3:09 am
june when we meet again, we will not be renegotiating amongst ourselves or with the uk. the agreement that was reached months ago, because the withdrawal agreement must be respected in its entirety. we don't wa nt respected in its entirety. we don't want their withdrawal agreement to be called into question because that would jeopardise the backstop agreement that we have negotiated with our irish friends. and i'm sure oui’ with our irish friends. and i'm sure our irish friends comforted to see that their wishes and concerns have been taken into account by their friends in the uk — european union. so there will probably be a european union election in the united kingdom, that may seem a bit odd but rules are rules. we must respect
3:10 am
european law and we will see what happens. this and another exercise in kicking the can down the road, it doesn't satisfy anyone but is a compromise among the 27 and there is some reason that they have picked this 3ist some reason that they have picked this 31st of october date because that brings to an end jean claude juncker commission presidency. the new commission president will take over on november one. the european union are hoping that if the uk is going to go that it is out of the way by the white and they can get on with elected commissioners to the various points without the uk getting on the way of that process. it won't satisfy the fridge side entirely because of course, the french are looking at some of the tweets from the sceptics in the uk, who have been suggesting that the uk might play up and if it doesn't get its way, as far as they see it, and
3:11 am
they are kept in the european union against their will that may be the uk becomes a trunk of a member. these are the sort of questions that report to emanuel macon when he appeared. i think we delivered the best possible compromise because it was one to preserve the unity of the 27. second because we address the request from the uk to get more time to deliver a deal on the basis of the agreement negotiated a few months ago and third, because thanks to this agreement, we preserve the well—functioning of the european union, that is, we fix a deal and all the consequences before the first of november which will be the arrival of the new commission. first of november which will be the arrival of the new commissionlj think there will be a sigh of relief tonight from the irish because of any country that would be badly affected as the uk over an ideal brexit, the irish would certainly have paid a dear price. we have seen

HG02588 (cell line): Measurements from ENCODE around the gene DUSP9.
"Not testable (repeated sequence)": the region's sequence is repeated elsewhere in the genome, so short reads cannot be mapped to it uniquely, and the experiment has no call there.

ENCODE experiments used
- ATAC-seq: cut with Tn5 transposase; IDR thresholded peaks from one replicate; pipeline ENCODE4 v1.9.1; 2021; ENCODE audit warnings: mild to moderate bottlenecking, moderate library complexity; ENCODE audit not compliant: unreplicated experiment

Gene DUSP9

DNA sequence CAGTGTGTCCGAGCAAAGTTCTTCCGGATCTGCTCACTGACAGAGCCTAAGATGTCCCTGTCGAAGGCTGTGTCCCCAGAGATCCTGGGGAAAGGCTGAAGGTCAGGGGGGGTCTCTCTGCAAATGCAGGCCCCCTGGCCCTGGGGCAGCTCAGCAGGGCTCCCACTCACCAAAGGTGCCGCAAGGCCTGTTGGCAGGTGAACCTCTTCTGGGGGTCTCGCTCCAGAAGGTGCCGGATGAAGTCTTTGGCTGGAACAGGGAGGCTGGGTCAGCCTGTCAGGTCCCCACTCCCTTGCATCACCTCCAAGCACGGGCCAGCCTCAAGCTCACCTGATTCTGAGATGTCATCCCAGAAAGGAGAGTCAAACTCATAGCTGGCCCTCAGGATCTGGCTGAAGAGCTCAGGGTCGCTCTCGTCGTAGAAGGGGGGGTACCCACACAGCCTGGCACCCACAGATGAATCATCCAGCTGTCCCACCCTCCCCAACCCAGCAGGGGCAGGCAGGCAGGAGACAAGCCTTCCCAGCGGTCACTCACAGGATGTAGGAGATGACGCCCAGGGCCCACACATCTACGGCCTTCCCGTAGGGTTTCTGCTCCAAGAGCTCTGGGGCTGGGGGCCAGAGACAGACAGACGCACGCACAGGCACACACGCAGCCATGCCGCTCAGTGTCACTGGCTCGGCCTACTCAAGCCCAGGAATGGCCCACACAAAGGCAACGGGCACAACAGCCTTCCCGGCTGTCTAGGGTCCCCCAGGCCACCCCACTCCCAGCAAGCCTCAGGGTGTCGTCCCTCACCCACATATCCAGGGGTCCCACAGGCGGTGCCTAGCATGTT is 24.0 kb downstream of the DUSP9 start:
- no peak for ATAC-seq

3:12 am
in recent days the prime minister and island touring european capitals urging patients. there is brexit fatigue among the 27 and a frustration that it's suffocating all the rest of their business. but the president to say that i need to give the political process time in the united kingdom and you will be well satisfied that they have six months to take a breather and to give theresa may an opportunity to get this withdrawal with agreement through. from from ireland's point of view it means you won't have a new deal brexit. —— no deal. if no deal happens at all, it won't happen until the end of october. that creates a period of time for the united kingdom to essentially, to a cross—party agreement to ratify the agreement. the european union is to
3:13 am
focus on other matters for the next couple of months. a very interesting conversation tonight with the german press about her angela merkel was coming from and she said earlier in the day that she wanted the extension to be as short as possible but long enough to take some of the anxiety out of the process. and throughout the last few months of this brexit scenario, and the axe that we have seen in the uk over their withdrawal agreement, to four has really identified this as a moment in history that this is a political anomaly. she sees it as an aberration in british politics. it has to be allowed to take its course. if at the end of the process , course. if at the end of the process, they can't find a way through, way to ratify their withdrawal agreement, than the uk government should be given time to look at alternative options, revoking article 50, perhaps calling a general election or maybe even
3:14 am